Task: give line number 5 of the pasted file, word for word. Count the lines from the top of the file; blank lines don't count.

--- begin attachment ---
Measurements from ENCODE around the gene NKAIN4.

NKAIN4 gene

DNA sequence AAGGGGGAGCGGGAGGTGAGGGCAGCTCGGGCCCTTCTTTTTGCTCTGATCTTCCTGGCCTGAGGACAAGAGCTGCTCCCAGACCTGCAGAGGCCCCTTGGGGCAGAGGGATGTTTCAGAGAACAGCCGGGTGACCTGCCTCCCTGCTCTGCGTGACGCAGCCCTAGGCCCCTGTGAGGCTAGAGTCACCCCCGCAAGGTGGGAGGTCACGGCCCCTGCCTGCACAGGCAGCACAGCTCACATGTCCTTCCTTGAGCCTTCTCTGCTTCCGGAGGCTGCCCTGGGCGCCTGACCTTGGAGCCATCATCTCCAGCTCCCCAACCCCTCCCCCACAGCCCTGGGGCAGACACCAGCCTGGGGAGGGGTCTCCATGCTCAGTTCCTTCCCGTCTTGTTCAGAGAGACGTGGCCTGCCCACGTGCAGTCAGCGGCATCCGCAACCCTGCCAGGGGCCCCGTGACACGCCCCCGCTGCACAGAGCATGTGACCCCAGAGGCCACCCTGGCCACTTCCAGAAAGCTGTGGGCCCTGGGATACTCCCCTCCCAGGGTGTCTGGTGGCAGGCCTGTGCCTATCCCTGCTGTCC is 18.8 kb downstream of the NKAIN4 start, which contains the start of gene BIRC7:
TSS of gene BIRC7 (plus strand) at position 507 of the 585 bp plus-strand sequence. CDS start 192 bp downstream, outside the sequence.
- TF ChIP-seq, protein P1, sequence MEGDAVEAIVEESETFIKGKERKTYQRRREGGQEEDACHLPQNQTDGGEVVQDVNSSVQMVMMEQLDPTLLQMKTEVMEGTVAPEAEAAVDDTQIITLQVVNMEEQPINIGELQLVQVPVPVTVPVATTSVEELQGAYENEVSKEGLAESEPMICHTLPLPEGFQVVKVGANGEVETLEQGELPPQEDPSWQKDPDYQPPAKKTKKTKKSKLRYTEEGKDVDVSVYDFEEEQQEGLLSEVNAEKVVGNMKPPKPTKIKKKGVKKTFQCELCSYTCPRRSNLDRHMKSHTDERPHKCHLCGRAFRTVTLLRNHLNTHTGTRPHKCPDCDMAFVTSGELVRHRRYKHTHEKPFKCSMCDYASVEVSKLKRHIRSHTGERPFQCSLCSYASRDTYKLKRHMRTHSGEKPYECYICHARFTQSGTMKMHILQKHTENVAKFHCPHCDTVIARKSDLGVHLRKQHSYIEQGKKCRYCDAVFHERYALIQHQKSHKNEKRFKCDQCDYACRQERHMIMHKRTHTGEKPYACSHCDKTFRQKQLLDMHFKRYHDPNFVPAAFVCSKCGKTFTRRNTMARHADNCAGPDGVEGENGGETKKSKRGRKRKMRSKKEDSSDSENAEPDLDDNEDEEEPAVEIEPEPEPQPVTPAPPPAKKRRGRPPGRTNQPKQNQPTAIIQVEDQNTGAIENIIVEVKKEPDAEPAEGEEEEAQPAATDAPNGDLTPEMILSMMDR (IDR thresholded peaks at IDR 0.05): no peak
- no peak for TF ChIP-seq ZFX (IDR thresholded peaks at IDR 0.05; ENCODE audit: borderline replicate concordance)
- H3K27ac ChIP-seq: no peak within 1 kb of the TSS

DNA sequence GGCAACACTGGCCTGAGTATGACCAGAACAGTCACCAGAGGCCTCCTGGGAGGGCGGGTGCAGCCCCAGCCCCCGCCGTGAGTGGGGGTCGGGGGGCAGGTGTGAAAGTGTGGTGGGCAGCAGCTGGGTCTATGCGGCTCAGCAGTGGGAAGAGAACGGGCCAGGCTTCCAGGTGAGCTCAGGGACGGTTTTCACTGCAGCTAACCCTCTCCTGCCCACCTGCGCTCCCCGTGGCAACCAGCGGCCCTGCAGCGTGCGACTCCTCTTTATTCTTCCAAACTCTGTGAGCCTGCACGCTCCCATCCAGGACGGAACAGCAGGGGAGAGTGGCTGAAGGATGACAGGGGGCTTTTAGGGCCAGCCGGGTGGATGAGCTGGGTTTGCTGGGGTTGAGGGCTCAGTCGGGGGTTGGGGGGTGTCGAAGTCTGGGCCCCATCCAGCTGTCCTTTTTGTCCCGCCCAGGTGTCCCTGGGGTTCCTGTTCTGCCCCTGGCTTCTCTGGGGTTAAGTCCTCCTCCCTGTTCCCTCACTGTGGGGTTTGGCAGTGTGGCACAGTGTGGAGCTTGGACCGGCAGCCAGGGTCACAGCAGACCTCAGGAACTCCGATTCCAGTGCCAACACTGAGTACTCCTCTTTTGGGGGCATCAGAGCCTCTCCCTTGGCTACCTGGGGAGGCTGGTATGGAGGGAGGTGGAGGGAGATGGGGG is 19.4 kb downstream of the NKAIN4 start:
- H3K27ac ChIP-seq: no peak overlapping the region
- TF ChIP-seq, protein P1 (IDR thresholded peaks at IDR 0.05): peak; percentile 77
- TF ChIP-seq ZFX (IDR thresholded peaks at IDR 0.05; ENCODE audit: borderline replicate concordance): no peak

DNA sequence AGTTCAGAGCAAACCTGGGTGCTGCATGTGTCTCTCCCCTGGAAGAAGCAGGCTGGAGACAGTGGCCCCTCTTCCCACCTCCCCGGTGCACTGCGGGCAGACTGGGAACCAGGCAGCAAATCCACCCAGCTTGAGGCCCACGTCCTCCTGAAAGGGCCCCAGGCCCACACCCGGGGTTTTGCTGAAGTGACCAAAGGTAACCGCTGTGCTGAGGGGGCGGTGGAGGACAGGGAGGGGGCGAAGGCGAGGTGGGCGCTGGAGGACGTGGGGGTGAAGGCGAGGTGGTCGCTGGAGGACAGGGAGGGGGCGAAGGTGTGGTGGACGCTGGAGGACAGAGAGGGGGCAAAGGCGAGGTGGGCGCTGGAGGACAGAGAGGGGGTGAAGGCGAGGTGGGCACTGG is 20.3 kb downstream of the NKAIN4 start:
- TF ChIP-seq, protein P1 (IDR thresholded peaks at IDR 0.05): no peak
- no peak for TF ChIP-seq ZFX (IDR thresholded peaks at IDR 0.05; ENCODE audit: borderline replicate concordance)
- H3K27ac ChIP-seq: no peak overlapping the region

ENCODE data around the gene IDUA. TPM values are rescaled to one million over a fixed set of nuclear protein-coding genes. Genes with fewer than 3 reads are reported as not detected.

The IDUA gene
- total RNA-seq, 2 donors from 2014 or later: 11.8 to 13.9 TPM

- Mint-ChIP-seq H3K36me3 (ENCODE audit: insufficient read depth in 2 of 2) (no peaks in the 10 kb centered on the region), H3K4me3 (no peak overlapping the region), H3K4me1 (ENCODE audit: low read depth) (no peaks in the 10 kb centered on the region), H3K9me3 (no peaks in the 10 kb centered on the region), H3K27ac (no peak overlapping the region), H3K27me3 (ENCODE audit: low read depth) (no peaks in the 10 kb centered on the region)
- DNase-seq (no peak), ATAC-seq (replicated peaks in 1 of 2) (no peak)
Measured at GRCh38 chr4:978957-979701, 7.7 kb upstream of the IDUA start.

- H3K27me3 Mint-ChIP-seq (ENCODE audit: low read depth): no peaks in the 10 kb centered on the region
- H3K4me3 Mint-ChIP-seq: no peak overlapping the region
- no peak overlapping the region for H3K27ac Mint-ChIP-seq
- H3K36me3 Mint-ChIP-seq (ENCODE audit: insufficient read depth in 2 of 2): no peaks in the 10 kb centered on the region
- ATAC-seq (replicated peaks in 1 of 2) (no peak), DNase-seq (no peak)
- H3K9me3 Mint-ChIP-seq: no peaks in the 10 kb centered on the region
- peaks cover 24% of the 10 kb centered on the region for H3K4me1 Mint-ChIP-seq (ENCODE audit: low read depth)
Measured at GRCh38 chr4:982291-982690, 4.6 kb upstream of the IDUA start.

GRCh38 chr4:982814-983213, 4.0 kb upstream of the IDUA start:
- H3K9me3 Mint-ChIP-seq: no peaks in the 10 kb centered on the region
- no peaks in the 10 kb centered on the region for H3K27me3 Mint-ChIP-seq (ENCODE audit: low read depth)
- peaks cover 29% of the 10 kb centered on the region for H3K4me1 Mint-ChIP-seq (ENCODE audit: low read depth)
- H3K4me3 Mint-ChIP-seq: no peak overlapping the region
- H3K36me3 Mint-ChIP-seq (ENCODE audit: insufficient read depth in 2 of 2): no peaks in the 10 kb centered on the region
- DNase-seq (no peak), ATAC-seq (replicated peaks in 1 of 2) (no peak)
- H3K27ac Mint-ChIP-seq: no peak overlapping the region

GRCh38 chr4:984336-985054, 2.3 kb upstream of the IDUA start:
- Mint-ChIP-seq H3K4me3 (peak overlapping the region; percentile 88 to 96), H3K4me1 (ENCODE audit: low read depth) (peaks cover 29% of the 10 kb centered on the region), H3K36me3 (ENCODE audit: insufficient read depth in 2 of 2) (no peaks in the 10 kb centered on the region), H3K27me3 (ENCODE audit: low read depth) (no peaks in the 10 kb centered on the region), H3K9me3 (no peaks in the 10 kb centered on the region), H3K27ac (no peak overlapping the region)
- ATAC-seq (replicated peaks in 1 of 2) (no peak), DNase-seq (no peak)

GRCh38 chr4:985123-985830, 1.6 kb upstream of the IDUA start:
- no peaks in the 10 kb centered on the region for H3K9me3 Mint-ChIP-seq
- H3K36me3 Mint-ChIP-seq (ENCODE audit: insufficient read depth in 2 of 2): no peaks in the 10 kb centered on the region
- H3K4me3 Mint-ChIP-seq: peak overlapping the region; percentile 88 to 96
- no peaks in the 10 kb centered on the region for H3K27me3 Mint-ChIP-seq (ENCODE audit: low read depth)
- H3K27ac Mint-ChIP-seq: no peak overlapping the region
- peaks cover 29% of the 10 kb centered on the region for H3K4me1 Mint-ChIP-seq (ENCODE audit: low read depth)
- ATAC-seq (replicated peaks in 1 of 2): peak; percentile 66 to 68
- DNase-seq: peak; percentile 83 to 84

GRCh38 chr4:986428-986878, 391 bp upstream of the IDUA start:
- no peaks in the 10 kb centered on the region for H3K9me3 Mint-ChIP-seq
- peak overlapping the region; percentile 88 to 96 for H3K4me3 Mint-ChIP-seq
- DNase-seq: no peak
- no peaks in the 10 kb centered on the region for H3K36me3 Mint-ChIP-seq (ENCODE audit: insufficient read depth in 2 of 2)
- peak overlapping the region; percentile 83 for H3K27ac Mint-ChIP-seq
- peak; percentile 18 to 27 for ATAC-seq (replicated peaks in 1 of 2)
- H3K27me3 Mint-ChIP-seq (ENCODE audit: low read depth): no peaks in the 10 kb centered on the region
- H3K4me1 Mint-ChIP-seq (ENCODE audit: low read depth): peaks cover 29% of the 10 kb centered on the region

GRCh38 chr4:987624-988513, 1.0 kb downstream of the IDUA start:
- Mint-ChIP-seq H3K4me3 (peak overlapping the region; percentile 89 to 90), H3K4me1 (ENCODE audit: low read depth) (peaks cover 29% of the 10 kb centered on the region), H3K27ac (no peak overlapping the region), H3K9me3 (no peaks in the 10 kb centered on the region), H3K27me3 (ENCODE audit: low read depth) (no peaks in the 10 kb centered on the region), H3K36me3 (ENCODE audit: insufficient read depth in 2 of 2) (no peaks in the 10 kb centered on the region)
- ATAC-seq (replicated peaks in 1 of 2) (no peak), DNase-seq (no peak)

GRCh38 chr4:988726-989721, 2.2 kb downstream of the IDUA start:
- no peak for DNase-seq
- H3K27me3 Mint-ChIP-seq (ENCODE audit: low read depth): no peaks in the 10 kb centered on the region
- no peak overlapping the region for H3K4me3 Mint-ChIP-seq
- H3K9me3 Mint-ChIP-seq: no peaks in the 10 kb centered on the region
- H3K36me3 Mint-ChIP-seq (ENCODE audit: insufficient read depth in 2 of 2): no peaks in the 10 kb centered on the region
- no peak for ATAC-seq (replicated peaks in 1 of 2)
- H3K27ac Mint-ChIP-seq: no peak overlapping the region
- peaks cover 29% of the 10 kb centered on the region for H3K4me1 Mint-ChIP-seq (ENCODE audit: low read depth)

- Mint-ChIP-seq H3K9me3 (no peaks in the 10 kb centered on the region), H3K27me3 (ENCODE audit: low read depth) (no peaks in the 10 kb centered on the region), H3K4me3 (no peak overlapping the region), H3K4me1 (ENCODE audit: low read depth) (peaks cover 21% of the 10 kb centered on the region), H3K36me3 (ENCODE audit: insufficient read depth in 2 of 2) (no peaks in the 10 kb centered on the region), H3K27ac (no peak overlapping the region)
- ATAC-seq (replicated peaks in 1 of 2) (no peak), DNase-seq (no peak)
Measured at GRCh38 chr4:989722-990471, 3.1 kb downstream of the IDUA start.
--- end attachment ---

- TF ChIP-seq, protein P1, sequence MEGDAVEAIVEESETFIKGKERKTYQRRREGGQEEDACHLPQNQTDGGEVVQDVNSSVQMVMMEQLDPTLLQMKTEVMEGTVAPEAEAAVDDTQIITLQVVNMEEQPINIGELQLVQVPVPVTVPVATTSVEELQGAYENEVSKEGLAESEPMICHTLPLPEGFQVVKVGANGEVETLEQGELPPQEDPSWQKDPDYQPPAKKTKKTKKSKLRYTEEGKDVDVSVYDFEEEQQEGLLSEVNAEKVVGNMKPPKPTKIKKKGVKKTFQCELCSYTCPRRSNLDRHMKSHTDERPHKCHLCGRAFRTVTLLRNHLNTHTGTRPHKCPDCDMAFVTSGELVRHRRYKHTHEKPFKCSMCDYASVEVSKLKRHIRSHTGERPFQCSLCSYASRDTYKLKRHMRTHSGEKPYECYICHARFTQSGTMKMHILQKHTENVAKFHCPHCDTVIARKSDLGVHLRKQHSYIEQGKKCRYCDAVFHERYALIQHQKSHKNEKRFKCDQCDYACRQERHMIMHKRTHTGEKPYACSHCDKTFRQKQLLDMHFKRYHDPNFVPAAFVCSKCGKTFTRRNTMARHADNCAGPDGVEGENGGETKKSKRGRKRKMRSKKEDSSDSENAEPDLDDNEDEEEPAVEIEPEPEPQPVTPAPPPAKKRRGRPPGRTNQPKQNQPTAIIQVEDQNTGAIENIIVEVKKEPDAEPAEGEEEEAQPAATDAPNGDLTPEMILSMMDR (IDR thresholded peaks at IDR 0.05): no peak